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Author Topic: What is your view of Charlemagne?  (Read 9346 times) Average Rating: 0
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« on: September 12, 2009, 10:58:55 PM »

He is credited by many for saving the west, or at least rebuilding it. He is a saint in the Catholic Church. What is the Orthodox view on him? As it was pre-schism, could he be considered Orthodox?
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« Reply #1 on: September 12, 2009, 11:05:16 PM »

AFAIK, he was against veneration of Holy Icons... otherwise, perhaps he was an OK guy as far as the Orthodox Chruch is concerned. Why the question?
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« Reply #2 on: September 12, 2009, 11:44:09 PM »

His wife was the daughter of the Byzantine Emperor so they must not have had too much of a problem with him despite his iconoclasm and his later insistence on the "filioque."

Having said that, Charlemagne's reforms ushered in the first of Renaissances in the middle ages.  In many ways he was a saviour of western european civilization which was being overrun by threats from the Vikings and the Moors in Spain.  The famous Pirene thesis suggests that without Mohammed and the Moorish invasion of Spain, Charlemagne would never have been as important as he is now in the history of Western Europe.
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« Reply #3 on: September 13, 2009, 12:22:36 AM »

AFAIK, he was against veneration of Holy Icons... otherwise, perhaps he was an OK guy as far as the Orthodox Chruch is concerned. Why the question?

I'm reading a book about him and wondered...

How harshly did he enforce iconoclasm? I know he really pushed for the filioque. I don't think he was ever a saint in the East as in the west. Correct?
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« Reply #4 on: September 13, 2009, 09:59:04 AM »

I liked his name a lot and used to make fun of it during History lessons last year. Cheesy Tongue

I don't think that the Orthodox show him that much respect...on the contrary...
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« Reply #5 on: September 13, 2009, 11:38:11 AM »

His wife was the daughter of the Byzantine Emperor so they must not have had too much of a problem with him despite his iconoclasm and his later insistence on the "filioque."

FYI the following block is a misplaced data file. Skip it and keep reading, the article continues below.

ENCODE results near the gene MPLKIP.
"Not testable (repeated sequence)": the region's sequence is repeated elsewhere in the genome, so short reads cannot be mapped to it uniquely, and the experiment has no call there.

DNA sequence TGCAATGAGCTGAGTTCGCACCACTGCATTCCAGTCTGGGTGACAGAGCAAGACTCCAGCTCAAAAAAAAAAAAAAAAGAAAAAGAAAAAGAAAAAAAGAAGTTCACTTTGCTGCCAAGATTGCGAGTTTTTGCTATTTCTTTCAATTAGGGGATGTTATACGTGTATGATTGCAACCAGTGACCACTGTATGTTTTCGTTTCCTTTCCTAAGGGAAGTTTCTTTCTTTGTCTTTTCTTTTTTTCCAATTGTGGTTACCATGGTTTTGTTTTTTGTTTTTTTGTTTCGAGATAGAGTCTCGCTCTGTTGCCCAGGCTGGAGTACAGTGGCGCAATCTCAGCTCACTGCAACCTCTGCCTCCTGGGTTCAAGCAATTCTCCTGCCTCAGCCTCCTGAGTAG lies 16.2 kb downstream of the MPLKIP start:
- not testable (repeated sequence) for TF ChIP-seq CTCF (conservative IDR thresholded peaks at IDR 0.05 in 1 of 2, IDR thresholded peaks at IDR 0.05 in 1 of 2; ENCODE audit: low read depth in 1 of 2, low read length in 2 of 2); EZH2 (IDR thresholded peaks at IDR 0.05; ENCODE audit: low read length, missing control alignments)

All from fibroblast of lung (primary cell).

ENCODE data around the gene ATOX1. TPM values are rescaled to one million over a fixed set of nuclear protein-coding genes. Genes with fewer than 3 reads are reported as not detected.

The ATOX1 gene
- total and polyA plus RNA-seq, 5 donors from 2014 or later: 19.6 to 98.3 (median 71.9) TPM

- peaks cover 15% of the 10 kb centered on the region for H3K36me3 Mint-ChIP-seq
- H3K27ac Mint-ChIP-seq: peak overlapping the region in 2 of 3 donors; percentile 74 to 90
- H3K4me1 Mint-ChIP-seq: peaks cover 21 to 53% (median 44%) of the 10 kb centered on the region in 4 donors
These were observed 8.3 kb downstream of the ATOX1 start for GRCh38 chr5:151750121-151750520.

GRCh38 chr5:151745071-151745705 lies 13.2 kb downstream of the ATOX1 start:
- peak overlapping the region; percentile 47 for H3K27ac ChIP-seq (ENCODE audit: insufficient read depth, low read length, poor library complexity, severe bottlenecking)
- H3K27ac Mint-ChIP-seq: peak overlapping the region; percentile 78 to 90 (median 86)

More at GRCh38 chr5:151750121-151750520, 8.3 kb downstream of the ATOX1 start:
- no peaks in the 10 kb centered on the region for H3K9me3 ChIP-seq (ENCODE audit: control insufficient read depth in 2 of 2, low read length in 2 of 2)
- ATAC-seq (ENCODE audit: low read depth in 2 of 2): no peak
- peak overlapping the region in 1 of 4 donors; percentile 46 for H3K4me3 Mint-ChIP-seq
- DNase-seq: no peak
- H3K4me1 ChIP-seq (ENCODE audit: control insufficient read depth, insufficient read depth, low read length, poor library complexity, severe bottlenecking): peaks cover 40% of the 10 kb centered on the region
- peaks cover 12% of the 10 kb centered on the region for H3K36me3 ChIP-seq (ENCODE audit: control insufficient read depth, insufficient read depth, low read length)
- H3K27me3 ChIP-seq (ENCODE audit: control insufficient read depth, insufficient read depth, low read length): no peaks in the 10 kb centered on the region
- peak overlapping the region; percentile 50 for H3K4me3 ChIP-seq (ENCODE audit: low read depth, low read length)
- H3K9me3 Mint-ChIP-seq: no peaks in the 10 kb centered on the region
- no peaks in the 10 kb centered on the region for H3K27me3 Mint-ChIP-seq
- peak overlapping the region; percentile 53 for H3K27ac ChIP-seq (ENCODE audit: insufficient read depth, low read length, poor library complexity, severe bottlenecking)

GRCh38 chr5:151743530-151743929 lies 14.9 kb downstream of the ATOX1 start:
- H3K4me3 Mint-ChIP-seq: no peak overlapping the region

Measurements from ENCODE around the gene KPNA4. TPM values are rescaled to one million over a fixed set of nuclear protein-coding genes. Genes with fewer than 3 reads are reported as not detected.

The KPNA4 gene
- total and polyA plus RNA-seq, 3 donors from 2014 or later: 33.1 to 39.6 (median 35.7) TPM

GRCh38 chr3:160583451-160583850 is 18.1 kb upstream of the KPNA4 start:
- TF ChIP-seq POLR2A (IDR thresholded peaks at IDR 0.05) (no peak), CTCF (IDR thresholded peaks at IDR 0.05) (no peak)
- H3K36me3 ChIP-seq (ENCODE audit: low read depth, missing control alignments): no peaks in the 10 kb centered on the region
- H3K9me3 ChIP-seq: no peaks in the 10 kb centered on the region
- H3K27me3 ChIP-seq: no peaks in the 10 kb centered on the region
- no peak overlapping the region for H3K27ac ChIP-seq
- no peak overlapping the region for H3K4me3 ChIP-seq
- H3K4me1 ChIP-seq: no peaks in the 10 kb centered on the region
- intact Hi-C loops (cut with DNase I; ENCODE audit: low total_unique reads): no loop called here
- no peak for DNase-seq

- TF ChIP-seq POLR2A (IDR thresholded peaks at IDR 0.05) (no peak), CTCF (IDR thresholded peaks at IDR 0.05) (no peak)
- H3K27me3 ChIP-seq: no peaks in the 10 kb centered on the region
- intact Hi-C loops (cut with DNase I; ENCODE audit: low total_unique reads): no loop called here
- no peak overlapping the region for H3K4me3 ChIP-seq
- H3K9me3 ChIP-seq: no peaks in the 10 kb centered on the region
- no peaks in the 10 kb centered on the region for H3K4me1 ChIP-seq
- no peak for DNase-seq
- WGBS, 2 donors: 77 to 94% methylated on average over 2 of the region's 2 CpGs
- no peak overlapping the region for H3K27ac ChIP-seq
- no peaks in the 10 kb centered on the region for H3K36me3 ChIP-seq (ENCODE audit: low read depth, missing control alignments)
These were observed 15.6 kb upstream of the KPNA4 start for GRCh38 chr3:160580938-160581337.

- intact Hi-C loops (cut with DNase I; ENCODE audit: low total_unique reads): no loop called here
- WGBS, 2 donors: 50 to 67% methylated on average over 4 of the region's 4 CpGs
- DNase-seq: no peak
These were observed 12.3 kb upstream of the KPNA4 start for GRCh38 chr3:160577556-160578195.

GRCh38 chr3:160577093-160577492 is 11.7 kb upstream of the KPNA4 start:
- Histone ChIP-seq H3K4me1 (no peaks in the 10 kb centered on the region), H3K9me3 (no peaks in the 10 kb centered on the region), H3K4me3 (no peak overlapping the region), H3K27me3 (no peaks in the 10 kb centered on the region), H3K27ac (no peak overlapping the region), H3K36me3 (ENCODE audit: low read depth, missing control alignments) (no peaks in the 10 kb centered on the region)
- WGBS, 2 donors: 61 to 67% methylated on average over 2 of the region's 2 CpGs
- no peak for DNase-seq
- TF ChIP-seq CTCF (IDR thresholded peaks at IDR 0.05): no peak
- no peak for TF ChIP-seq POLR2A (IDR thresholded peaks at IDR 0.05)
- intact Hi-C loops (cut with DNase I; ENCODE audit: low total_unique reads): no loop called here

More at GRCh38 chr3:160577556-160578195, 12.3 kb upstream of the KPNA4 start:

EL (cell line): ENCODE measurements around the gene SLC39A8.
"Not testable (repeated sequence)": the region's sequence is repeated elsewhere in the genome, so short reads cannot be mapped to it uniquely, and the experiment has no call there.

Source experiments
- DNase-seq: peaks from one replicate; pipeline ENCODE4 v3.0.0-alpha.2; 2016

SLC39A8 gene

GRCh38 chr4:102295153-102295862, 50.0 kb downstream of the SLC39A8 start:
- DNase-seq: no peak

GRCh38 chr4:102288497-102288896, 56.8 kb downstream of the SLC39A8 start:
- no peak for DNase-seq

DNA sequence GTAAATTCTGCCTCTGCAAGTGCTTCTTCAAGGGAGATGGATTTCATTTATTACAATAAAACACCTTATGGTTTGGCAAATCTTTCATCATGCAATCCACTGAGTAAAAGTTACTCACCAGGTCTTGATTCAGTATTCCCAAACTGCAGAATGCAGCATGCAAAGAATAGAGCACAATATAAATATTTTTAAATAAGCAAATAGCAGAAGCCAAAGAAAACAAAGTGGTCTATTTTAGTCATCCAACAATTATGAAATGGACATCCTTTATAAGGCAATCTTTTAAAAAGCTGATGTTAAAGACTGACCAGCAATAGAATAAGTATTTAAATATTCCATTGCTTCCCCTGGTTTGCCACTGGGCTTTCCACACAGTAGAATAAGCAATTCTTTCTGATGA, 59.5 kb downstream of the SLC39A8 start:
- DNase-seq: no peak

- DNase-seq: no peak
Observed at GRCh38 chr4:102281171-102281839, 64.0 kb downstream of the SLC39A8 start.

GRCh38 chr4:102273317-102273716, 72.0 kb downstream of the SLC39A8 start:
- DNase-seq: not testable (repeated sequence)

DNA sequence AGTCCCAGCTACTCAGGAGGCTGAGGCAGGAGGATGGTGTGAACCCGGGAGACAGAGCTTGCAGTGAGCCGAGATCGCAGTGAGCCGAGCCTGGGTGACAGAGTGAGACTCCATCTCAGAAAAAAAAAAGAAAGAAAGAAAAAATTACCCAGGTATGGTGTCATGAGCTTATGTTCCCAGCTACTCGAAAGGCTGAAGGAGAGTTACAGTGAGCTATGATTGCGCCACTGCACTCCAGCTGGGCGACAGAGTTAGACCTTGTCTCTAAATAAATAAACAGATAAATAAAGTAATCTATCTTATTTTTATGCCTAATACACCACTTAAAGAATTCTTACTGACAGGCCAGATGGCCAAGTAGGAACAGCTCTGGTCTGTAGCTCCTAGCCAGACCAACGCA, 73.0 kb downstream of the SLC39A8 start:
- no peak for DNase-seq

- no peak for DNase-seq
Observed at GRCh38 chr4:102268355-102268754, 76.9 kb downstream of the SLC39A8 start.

I would not place too much importance on this. After all, the Byzantine Emperors, and other Christian rulers, also married their kinfolk to the Ottoman Sultans for reasons of state, starting with Theodora Cantacuzene to Orhan I. Bulgarian Czar Ivan Shishman also married his sister Maria to Murad I (Orhan's son), whose son Beyazid I married lots of Christian princesses (Angelina of Byzantium, Olivera of Serbia, and Maria of Greece). Mehmed II (the Conqueror of Constantinople) had many wives, many of Christian descent: "Valide Sultan Amina Gul-Bahar, a Greek Orthodox woman of noble birth from the village of Douvera, Trabzon, who died in 1492, the mother of Bayezid II, and Gevher Sultana; Gulshah Hatun; Sitti Mukrime Hatun; Hatun Çiçek; Helene Hatun, who died in 1481, daughter of Demetrios II Palaiologos, the Despot of Morea; briefly Anna Hatun, the daughter of the Emperor of Trebizond; and Hatun Alexias, a Byzantine princess." (Wiki)
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« Reply #6 on: September 13, 2009, 11:50:15 AM »

Gotta love my 43-greats granddad Charlemagne*... Wink


* (according to ancestry.com and the Mormon records at least)
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« Reply #7 on: September 13, 2009, 02:03:10 PM »

AFAIK, he was against veneration of Holy Icons... otherwise, perhaps he was an OK guy as far as the Orthodox Chruch is concerned. Why the question?

I'm reading a book about him and wondered...

How harshly did he enforce iconoclasm? I know he really pushed for the filioque. I don't think he was ever a saint in the East as in the west. Correct?

IMHO he was a barbarian who knew very little about the finer points of theology.  But that is only my opinion.  Perhaps you need to do some more  research or someone better versed in this part of Western history could help you out.
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« Reply #8 on: September 13, 2009, 04:22:45 PM »

An usurper.
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« Reply #9 on: September 13, 2009, 05:09:15 PM »

An usurper.

So true. In addition, there were so many rulers of so many nationalities that yearned for the glory and power of the Roman Caesar (later Byzantine Emperor): German, Russian, Bulgarian, and even Ottoman.
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« Reply #10 on: September 14, 2009, 09:20:12 PM »

Gotta love my 43-greats granddad Charlemagne*... Wink


* (according to ancestry.com and the Mormon records at least)

seriously?  Shocked